Crop Health Technologies v Rubio & 3 others (Civil Case 122 of 2020)  KEHC 15044 (KLR) (Civ) (8 November 2022) (Ruling)
Neutral citation:  KEHC 15044 (KLR)
Republic of Kenya
Civil Case 122 of 2020
JN Mulwa, J
November 8, 2022
Crop Health Technologies
Agritechno East Africa Ltd
1.This ruling is in respect of the plaintiff’s application dated March 30, 2022. It is brought under provisions of order 51 rule 1, order 10 rule 3 and order 2 rule 15(1) of the Civil Procedure Rules (CPR).The applicant seeks an order to strike out the defendants’ defence dated March 4, 2022 for being filed out of time, and without leave of court. It is further sought that upon the above order being granted, the court do enter judgment in default against the defendants together with costs and interest.
2.The application is based on grounds that the defence was filed on the March 4, 2022 without leave of court, and upon the supporting affidavit sworn on the March 30, 2022 by one Phillip Thande, a director of the plaintiff, who avers that the summons to enter appearance together with the plaint were served upon the defendant on the April 26, 2021.
3.The applicant cites two prior applications brought by the respondents/defendants seeking that the suit be marked as abated. It is dated March 13, 2021 , and another datedJuly 28, 2021 whereof the defendants sought an order that the suit be struck out as it discloses no reasonable cause of action. On the two applications, the court (Chietebwe J) pronounced itself that the two applications lacked merit and dismissed them on the November 17, 2021.
4.In opposing the instant application, the respondents filed a replying affidavit sworn by the 2nd defendant on the May 10, 2022 citing the ruling of the Hon Chitebwe J on the November 17, 2021, that since then, the parties engaged in elaborate arbitration proceedings before the International Chamber of Commerce, emanating from similar facts as those in this suit.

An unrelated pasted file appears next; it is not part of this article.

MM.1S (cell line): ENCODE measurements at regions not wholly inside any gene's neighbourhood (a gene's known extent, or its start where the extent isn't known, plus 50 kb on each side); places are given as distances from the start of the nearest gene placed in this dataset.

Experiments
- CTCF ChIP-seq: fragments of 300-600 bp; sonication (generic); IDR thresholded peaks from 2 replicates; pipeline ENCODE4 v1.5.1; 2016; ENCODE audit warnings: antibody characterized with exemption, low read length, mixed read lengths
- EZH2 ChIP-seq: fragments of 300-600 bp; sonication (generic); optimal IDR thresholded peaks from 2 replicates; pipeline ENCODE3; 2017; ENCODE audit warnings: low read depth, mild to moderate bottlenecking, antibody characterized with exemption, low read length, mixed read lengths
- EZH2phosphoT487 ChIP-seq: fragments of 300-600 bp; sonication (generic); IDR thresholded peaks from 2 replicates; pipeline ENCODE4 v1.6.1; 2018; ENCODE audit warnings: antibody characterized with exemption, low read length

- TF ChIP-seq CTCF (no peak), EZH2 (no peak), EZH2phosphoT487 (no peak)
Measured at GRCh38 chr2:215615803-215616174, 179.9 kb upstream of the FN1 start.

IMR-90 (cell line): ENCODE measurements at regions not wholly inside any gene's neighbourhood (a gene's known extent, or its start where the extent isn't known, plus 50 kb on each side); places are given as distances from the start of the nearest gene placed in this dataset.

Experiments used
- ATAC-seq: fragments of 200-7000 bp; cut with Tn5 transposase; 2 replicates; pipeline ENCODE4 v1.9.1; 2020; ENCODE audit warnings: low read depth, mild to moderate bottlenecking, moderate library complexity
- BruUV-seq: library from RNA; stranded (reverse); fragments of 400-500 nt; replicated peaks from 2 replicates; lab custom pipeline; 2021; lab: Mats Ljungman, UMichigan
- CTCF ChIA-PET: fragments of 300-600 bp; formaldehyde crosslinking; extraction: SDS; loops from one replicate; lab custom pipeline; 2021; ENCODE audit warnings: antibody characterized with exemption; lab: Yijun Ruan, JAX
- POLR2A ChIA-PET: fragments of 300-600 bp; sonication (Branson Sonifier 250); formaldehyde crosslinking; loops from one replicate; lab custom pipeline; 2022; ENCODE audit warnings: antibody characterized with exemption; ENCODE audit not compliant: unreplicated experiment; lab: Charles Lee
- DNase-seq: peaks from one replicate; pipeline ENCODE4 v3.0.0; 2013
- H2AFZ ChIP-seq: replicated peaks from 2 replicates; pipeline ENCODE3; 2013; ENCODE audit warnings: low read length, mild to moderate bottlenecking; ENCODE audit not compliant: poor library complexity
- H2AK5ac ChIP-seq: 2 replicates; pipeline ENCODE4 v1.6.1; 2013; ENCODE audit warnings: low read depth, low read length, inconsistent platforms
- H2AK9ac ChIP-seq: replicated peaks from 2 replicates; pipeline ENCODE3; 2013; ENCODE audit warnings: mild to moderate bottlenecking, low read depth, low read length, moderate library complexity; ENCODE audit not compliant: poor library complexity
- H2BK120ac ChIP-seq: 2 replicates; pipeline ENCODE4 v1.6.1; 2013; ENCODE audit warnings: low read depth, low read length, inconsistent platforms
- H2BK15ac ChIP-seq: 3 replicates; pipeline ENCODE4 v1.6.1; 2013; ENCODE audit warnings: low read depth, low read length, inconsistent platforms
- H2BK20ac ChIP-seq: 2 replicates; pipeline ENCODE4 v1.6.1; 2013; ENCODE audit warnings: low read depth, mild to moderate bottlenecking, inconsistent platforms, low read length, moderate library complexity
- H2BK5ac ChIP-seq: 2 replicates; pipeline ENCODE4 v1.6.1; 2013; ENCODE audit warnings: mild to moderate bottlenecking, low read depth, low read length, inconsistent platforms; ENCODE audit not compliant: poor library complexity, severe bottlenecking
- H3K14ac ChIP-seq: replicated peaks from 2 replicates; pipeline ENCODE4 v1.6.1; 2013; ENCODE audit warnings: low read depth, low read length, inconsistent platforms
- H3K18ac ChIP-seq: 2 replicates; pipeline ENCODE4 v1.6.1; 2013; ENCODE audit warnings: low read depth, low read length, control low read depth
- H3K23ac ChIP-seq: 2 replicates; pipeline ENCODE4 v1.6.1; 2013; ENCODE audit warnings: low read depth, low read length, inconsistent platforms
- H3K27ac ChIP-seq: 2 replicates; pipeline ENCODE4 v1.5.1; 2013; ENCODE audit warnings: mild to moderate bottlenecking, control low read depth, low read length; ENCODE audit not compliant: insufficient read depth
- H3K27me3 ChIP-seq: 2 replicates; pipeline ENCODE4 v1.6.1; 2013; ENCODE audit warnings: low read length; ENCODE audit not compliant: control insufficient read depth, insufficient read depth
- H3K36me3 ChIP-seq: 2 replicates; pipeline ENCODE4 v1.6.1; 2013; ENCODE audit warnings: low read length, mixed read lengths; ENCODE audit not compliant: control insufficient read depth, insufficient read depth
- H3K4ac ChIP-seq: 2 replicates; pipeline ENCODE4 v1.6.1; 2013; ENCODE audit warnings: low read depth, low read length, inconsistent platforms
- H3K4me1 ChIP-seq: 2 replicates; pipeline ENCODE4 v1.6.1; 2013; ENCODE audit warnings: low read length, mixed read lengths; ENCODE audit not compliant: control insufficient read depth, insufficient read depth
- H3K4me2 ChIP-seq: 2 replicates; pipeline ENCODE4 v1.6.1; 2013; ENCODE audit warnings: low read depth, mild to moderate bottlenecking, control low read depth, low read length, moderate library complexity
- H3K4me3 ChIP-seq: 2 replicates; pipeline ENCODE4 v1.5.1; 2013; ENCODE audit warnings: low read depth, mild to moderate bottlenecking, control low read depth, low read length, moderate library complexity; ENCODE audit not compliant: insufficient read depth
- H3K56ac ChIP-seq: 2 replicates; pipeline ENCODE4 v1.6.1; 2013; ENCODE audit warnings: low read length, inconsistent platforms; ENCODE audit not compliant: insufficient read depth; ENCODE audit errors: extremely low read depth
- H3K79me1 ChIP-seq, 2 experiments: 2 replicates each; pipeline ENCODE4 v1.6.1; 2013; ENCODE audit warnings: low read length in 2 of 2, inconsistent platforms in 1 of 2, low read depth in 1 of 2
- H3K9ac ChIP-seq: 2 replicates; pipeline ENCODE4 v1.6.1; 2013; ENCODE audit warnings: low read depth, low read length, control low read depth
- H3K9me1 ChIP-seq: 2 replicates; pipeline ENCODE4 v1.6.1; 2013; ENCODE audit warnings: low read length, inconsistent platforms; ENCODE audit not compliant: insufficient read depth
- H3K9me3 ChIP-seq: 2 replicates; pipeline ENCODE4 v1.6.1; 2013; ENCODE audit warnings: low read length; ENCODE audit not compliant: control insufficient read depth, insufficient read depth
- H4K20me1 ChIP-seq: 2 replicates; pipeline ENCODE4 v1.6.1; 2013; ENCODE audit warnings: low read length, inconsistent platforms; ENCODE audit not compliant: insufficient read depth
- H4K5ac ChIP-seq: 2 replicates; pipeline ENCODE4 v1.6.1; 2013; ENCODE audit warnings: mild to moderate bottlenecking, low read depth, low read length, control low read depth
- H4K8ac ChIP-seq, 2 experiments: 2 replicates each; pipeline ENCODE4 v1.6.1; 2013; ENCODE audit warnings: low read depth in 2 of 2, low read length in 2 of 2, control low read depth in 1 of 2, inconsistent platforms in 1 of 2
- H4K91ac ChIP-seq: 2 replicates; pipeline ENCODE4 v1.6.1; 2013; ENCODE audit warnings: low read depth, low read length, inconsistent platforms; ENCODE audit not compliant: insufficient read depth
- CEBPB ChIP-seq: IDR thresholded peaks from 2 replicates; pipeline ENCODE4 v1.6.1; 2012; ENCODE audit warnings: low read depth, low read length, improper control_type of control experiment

5.It is further deposed that failure to file the defence was inadvertent and unintentional on part of the law firm representing the defendants (Wandabwa Advocates), and workload to meet deadlines set out by the arbitrator in the suits; and realized that it had not filed the defence in the instant case, which it did, albeit out of time on the March 4, 2022 and being a mistake, prays that the mistake ought not be visited on the defendants, and that as at the said date, no action had been taken by the plaintiffs.
6.In the circumstances, the defendants have invoked the court to review the reasons stated for the failures and admit the already filed statement of defence as it is stated to have triable issues.
7.The parties were directed to file their submissions on the application. The court record shows that the plaintiff’s/ applicant’s submissions dated May 26, 2022 were filed.
8.I have considered the submissions, the affidavits and the relevant statutes and case law. The court notes that there is a defence filed on the March 4, 2022 by the defendants though filed out of time and without leave of court. Should the court then admit the said defence, having been filed about 1 year, five months after the service of summons? It is not denied by the defendants that they were not served with the summons and plaint in the suit.
9.The applicant admits that the arbitration proceedings which apparently took the defendants time and concentration on this matter concerned these proceedings, but again state that the defendants should have sought leave of court to file the defence out of time, and that despite its submissions to that effect, no application has been filed to urge for leave to have the defence admitted as filed.
10.Order 7 rule 1 Civil Procedure Rules provides that a defendant ought to file an appearance and a statement of defence within 14 days upon service of summons to enter appearance; and by order 10 rule 3 CPR, that unless by a court order on its own motion or by application by the plaintiff, the defence may be struck out and the court may also proceed to make such orders as it may deem fit in the circumstances.